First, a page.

Structural diversity of cyanobacterial peptides

  1. Top of page
  2. Abstract
  3. Introduction
  4. Non-ribosomal peptide synthetase and polyketide synthase genes in cyanobacteria
  5. Ribosomal peptide synthesis of complex peptides
  6. Structural diversity of cyanobacterial peptides
  7. Distribution and function of peptides in cyanobacteria
  8. Conclusions
  9. Acknowledgements
  10. References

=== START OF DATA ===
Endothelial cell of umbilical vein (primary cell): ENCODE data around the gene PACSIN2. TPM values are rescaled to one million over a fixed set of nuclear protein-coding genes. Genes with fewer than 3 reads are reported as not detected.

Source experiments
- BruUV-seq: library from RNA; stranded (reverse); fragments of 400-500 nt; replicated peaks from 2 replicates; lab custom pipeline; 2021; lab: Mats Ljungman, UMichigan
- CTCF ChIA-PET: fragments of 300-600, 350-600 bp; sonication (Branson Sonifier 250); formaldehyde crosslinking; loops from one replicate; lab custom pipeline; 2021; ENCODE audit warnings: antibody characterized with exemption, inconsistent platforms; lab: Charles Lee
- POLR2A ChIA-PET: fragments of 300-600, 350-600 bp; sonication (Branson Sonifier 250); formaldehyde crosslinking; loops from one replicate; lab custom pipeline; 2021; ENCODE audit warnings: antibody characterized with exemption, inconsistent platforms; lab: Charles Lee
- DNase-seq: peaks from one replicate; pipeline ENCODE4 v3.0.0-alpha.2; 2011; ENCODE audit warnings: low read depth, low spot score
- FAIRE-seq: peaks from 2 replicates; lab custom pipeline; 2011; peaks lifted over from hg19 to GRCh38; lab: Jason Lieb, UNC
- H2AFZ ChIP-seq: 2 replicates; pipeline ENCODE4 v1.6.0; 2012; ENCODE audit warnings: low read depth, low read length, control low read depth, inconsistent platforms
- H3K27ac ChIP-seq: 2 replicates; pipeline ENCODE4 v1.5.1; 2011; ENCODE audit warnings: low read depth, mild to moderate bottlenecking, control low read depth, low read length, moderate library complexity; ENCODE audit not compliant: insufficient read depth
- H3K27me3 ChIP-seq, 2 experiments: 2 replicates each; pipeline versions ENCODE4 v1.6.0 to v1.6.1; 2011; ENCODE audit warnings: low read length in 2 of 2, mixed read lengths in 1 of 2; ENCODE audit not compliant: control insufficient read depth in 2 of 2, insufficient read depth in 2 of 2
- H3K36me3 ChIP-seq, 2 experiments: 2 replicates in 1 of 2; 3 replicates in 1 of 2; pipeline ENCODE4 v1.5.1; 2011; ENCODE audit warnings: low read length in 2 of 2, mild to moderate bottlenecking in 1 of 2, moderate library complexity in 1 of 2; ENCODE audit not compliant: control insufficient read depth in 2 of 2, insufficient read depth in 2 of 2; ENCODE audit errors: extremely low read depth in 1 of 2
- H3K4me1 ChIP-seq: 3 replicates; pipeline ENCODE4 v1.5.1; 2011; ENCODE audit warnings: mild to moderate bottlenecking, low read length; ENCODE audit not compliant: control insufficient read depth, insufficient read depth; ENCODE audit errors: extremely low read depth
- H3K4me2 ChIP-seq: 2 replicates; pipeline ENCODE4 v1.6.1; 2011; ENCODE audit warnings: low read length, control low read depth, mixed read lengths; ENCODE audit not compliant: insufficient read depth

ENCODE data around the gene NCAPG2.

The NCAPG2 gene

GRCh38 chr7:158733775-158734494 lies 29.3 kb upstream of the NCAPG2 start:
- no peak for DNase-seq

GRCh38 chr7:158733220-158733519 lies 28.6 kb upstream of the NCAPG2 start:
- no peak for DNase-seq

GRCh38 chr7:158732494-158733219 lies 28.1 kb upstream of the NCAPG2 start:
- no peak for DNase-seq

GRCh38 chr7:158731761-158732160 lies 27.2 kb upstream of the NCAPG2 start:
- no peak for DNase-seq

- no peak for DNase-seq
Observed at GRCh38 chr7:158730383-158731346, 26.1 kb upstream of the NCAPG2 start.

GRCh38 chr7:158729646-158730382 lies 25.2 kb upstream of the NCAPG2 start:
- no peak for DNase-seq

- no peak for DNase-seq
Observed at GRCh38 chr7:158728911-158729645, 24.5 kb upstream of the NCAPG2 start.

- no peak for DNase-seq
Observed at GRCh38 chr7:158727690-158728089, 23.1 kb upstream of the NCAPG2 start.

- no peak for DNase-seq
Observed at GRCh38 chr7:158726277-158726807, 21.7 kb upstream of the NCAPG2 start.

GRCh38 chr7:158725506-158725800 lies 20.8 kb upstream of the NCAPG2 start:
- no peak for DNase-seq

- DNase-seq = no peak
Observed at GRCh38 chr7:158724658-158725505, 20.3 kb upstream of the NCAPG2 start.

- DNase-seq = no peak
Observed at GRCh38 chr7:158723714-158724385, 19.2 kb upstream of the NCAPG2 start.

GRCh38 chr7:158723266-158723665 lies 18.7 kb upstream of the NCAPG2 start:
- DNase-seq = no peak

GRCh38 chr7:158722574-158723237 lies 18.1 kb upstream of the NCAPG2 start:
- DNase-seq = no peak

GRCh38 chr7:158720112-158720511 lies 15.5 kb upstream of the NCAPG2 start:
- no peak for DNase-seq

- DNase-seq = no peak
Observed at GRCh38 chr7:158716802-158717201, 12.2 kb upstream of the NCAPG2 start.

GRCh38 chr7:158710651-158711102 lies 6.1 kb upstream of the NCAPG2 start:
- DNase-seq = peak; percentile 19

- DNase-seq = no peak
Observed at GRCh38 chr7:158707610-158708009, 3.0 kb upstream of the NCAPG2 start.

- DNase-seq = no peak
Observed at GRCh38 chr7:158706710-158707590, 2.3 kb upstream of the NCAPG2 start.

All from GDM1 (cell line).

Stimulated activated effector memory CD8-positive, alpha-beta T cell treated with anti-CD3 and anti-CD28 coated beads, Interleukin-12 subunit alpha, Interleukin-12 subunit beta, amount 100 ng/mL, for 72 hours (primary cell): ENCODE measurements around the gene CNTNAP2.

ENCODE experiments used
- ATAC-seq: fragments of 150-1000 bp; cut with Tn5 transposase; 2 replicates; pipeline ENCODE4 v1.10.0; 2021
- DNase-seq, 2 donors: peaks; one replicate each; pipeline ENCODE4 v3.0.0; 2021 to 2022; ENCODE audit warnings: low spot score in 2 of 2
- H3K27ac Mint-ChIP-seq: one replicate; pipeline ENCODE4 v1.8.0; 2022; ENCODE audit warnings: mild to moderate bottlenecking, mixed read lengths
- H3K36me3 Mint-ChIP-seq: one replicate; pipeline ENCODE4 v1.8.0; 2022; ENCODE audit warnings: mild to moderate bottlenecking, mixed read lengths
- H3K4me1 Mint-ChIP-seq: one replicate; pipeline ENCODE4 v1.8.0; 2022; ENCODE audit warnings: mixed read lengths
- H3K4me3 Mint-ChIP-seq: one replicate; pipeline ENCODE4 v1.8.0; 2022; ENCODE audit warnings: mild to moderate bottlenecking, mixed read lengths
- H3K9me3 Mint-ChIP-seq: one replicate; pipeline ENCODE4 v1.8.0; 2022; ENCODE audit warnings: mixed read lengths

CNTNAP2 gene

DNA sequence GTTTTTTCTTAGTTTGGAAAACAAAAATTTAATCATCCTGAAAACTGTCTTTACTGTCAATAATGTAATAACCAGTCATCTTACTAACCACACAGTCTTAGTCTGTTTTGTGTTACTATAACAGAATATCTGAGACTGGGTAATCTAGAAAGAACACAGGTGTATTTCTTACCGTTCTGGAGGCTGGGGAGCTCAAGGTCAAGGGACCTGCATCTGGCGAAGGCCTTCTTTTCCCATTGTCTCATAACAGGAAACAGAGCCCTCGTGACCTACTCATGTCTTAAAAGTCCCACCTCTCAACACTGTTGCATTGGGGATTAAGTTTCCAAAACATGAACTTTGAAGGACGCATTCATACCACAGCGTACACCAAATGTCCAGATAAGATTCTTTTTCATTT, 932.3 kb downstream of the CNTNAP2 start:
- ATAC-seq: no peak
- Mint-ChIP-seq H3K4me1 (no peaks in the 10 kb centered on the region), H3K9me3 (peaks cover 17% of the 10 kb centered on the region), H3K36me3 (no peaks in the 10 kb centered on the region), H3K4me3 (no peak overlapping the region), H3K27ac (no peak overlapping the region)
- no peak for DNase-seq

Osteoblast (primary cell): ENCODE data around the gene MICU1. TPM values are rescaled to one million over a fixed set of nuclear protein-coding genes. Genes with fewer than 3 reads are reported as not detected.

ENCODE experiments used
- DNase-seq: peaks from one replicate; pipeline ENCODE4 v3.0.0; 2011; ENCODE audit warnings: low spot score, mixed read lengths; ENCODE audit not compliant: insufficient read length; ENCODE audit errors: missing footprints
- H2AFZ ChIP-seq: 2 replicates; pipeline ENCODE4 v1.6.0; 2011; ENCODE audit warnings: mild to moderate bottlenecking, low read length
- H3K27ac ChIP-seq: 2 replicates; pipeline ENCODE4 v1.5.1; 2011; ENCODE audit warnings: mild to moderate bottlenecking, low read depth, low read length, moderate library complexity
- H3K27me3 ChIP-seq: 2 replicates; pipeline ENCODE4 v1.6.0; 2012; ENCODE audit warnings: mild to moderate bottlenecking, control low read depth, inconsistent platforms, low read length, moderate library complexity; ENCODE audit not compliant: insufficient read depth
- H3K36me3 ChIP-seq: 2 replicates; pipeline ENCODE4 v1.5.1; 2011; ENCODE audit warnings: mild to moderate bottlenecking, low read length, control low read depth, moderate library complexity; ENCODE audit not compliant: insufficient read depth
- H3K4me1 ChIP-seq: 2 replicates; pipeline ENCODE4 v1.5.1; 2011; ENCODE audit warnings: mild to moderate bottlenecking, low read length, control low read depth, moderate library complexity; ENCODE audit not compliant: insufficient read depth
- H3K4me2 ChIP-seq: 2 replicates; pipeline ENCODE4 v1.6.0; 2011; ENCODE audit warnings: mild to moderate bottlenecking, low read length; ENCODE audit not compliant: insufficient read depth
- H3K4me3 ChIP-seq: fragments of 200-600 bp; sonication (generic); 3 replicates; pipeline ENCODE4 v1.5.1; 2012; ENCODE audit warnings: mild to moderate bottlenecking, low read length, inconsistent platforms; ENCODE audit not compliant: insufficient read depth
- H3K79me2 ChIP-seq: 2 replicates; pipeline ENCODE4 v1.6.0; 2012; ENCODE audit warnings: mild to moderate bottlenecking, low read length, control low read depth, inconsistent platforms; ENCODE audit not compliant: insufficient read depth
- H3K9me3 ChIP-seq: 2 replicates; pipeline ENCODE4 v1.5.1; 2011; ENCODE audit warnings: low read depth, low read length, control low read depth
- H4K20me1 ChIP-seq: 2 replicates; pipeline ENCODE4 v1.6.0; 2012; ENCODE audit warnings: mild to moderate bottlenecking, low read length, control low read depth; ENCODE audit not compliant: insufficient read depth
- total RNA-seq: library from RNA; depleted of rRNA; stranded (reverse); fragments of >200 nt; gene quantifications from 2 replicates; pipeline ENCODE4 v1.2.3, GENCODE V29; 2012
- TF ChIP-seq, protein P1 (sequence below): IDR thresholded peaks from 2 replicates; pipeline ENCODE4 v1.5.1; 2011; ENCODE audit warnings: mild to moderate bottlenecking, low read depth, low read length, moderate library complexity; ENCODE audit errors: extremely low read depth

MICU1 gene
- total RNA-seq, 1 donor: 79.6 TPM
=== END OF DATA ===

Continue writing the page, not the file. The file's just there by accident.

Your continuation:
To date, some 600 cyanobacterial peptides have been described. New peptide structures have been given names that are not included in a naming system and thus many structurally similar peptides have names that do not reflect these similarities. Peptide names eventually chosen by the authors often refer to the taxon from which the new compound has been isolated or to the geographic locality where the sample was taken from (e.g. micro-, anabaeno-, kasumig-, banyas-) combined with suffixes referring to structural properties (e.g. -peptin, -peptilide, -cyclin, cyclamide). Thus, for clearly confined groups of similar peptides, a multitude of names can exist. For example, the peptides aeruginopeptin 917S-C (Harada et al., 2001), anabaenopeptilide 90-A (Fujii et al., 1996), cyanopeptolin S (Jakobi et al., 1995), symplostatin 2 (Harrigan et al., 1999), hofmannolin (Matern et al., 2003a), microcystilide A (Tsukamoto et al., 1993), micropeptin 88-A (Ishida et al., 1998a), nostocyclin (Kaya et al., 1996), oscillapeptilide 97-B (Fujii et al., 2000), oscillapeptin F (Itou et al., 1999a), scyptolin A (Matern et al., 2001), somamide A (Nogle et al., 2001) and tasipeptin A (Williams et al., 2003) are all cyclic depsipeptides of one peptide class – called cyanopeptolins in this review. The suffixes to the peptide names refer to the strain number (e.g. anabaenopeptilide 90-A from Anabaena 90; Fujii et al., 1996), the origin of a bloom sample (e.g. micropeptin T from lake Teganuma; Kodani et al., 1999), or the mass (e.g. micropeptin SF995; Banker & Carmeli, 1999), where the letters SF refer to the central pond of Tel Aviv Safari Park and 995 to the mass in Da), or are given in alphabetical order (e.g. anabaenopeptins A through K).